One shudders for them over this.
At the conclusion of his television program, Bernard Pivot asks the authors he's invited to appear as guests about their literary preferences, their tastes on all sorts of matters, and then, to wrap up, he solicits their imagination: "If God were to exist, what would you like him to say to you?"
Pivot, whose past and present comportment reveals his trepidation regarding the International League Against Racism and Anti-Semitism (LICRA), is someone who would certainly never invite me to appear on his program. But, just for the heck of it, let us imagine that he does. Here is how I would answer him:
Your questions about my tastes are indiscreet. I will not divulge in public that which resides in the domain of the intimate. Yet the atheist that I am replies to your final question: "I would like God to tell me: here, up above, it is not like it is on earth, and it is certainly not like it is at Bernard Pivot's. Here reigns freedom of expression."
"The gas chambers did exist." This 1986 French editorial cartoon draws parallels between the forced recantation of Galileo Galilei in the 17th century, and the pressure by authorities in our own era to compel doubters of the orthodox Holocaust story to submit to official dogma. It was drawn by Laurant Fabre ("Konk"), who was expelled from the prestigious Paris daily Le Monde for his nonconformism. Ten years later, it seems to describe Abbé Pierre's predicament.
Through this response I would thus simultaneously confirm that for me, God, our individual survival and the kingdom of freedom of expression are nothing but dreams.
People often ask me about my political views. It is pointless and, unfortunately, typically French. In France, everything oozes politics. How would my political opinions provide support either for the dogma of the existence of the gas chambers or the thesis of their non-existence? Whether I am of the right or the left, philo-Semite or anti-Semite, how could this give rise to a Nazi gas chamber at Auschwitz where there never was one?
During my long wait for this small bit of happiness, tinged with bitterness, I believe I can truly say that I voyaged through hell. I first knew total solitude, before the arrival of a few friends who, for the most part, have remained faithful. At the same time, though, I have also had to defend myself against many of these same friends, who overwhelmed me with their advice and sagacity.
I have lived for many years among friends who considered themselves more cunning than I. They radiated a sense of their own superior understanding of strategy, tactics, diplomacy and psychology. They explained to me the virtues of moderation or the prudence of handling people's minds; they knew how to do this in order to be convincing; they informed me that plain talk presented too many inconveniences, and that instead of stating plainly that the emperor has no clothes, it is better to give people, through subtle and round-about means, the suspicion that perhaps the emperor is not wearing magical garments, in which the crooks are pretending to have swaddled him.
They took the view that I was wrong to regard myself as fighting in a kind of boxing ring, where I knew how to effect only four or five movements and always the same: a right jab, a left jab, a left hook followed by a right hook and then, at the end of it all, a painful uppercut punch. For the few punches given, deftly it seemed to me, I received an avalanche in return, often below the belt, with the full assent of the referees. At the end of each match, more than once I found myself on the mat, groggy and nearly down for the count. Each time I picked myself back up. I tottered. I was declared beaten. Everywhere people were trumpeting that it was over and that one would never again see me in the ring. My friends thereupon offered me a profusion of advice for the future. They put forward the wisest of schemes, which consisted of avoiding any new encounter. Above all, no "Faurisson foolishness!"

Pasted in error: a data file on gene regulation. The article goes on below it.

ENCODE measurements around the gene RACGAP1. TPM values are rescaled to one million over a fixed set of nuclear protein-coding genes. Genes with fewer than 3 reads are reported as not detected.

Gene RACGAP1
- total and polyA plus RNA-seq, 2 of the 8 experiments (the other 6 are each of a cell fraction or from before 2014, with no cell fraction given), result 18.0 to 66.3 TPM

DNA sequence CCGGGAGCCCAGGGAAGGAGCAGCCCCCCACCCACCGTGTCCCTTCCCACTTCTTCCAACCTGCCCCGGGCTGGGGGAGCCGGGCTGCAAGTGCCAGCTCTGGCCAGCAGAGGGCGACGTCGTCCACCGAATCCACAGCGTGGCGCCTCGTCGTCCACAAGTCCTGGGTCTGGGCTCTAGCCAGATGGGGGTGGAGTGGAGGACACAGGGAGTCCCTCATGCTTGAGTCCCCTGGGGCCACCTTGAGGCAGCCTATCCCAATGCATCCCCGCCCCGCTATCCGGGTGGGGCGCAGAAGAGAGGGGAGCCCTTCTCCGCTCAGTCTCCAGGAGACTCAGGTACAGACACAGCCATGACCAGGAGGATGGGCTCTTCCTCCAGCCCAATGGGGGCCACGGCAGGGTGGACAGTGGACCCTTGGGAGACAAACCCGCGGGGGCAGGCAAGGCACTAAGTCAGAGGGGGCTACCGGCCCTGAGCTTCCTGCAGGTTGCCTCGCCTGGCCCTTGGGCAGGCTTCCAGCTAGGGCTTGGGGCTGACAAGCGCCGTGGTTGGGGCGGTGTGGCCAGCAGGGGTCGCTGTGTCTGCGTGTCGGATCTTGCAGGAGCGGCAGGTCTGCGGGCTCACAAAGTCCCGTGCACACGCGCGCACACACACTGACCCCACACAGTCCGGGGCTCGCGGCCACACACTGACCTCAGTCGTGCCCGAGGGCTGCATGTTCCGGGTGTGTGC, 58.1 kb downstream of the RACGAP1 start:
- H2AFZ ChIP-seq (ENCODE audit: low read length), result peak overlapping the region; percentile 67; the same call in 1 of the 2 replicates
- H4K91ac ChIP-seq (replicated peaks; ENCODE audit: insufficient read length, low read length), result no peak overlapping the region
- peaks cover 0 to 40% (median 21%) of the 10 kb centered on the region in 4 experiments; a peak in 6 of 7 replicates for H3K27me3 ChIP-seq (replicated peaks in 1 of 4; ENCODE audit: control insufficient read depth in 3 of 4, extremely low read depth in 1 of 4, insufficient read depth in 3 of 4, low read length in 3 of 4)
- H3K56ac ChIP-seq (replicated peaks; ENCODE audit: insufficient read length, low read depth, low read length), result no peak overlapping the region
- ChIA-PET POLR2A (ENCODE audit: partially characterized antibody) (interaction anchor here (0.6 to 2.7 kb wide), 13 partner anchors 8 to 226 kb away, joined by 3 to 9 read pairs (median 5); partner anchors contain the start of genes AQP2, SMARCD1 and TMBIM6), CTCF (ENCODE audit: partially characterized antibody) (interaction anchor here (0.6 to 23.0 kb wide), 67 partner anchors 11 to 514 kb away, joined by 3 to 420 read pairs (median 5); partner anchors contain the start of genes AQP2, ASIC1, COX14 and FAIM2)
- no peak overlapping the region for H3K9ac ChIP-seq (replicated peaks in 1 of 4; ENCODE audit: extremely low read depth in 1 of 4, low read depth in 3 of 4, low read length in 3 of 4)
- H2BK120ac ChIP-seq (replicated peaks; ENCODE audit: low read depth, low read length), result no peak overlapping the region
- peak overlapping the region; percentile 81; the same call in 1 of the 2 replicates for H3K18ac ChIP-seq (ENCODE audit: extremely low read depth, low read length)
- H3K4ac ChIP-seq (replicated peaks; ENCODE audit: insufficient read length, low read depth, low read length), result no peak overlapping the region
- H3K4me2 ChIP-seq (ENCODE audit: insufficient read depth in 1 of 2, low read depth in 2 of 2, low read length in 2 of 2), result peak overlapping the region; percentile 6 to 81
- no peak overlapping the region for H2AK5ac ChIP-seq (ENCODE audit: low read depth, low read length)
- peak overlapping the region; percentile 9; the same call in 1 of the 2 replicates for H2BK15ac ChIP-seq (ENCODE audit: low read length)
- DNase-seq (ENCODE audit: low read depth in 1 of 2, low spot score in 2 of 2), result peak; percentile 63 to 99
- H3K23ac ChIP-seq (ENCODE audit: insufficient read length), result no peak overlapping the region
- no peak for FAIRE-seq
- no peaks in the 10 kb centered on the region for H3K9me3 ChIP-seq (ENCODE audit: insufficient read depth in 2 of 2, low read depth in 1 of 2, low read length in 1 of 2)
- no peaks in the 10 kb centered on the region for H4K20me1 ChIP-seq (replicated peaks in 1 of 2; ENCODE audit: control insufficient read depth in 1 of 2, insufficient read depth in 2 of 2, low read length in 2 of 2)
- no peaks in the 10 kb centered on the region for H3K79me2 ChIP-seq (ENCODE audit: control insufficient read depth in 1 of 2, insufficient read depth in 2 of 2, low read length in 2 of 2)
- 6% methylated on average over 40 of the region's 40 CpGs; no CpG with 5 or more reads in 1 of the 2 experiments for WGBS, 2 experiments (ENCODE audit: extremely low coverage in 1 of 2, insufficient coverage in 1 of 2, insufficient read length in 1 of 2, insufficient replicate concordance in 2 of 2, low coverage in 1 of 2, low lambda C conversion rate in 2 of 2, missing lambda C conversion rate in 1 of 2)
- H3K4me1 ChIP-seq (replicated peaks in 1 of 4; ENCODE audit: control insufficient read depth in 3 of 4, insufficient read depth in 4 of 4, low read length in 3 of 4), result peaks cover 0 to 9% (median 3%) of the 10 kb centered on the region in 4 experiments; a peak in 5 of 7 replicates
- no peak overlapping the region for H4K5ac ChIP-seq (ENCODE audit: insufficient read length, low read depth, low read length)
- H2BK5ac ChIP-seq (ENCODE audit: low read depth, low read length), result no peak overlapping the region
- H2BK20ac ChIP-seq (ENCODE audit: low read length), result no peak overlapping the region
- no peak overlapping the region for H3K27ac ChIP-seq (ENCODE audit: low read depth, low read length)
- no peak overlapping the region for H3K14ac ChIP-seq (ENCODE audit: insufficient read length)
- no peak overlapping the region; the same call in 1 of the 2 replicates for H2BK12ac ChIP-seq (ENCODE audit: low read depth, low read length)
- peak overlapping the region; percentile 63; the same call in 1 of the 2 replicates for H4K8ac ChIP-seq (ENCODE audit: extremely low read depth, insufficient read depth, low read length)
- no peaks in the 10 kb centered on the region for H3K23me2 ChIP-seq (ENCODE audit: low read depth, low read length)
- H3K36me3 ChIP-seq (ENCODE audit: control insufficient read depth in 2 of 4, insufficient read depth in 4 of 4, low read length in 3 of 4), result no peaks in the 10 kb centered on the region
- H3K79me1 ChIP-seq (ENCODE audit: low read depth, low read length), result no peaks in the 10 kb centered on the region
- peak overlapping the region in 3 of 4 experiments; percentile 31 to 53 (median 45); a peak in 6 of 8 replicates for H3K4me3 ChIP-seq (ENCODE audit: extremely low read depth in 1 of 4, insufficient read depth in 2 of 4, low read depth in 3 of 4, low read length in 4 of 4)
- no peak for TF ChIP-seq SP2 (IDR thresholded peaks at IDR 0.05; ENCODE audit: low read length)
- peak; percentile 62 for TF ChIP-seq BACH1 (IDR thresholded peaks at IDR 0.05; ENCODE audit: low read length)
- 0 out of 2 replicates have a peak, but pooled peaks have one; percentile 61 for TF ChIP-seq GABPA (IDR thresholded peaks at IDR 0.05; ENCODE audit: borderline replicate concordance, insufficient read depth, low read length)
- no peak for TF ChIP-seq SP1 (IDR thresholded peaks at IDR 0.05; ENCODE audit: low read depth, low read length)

I reproach these friends for not having openly proclaimed themselves as revisionists, and for not shouting from the roof-tops that gas chambers and genocide were but a lie, a calumny and a defamation. In France, I found myself alone in saying this and in repeating it publicly. Our adversaries had a field day denouncing a lone man. Considering the impact of a lone revisionist, I am persuaded that, in France at least, if even just a few other revisionists had openly proclaimed their convictions in the wake of the pitiful declaration by 34 historians appeared in Le Monde on February 21, 1979 (a declaration whose contents implicitly confirmed the non-existence of gas chambers) revisionism would have successfully broken out of its obscurity already in the early 1980s.
One day we shall indeed see the end of this seemingly interminable affair. I am putting everyone on notice: I will not change; even if my enemies keep up their intimidation and my friends continue to give their advice. Historical revisionism is an intellectual adventure that I shall endure to the end, and in the manner, good or bad, that I have chosen for myself.
– Mâcon, April 27, 1996
Additional information about this document
|Title:||On the Garaudy/Abbé Pierre Affair|
|Sources:||The Journal of Historical Review, vol. 16, no. 4 (July/August 1997), pp. 26-28|
|First posted on CODOH:||Jan. 2, 2013, 6 p.m.|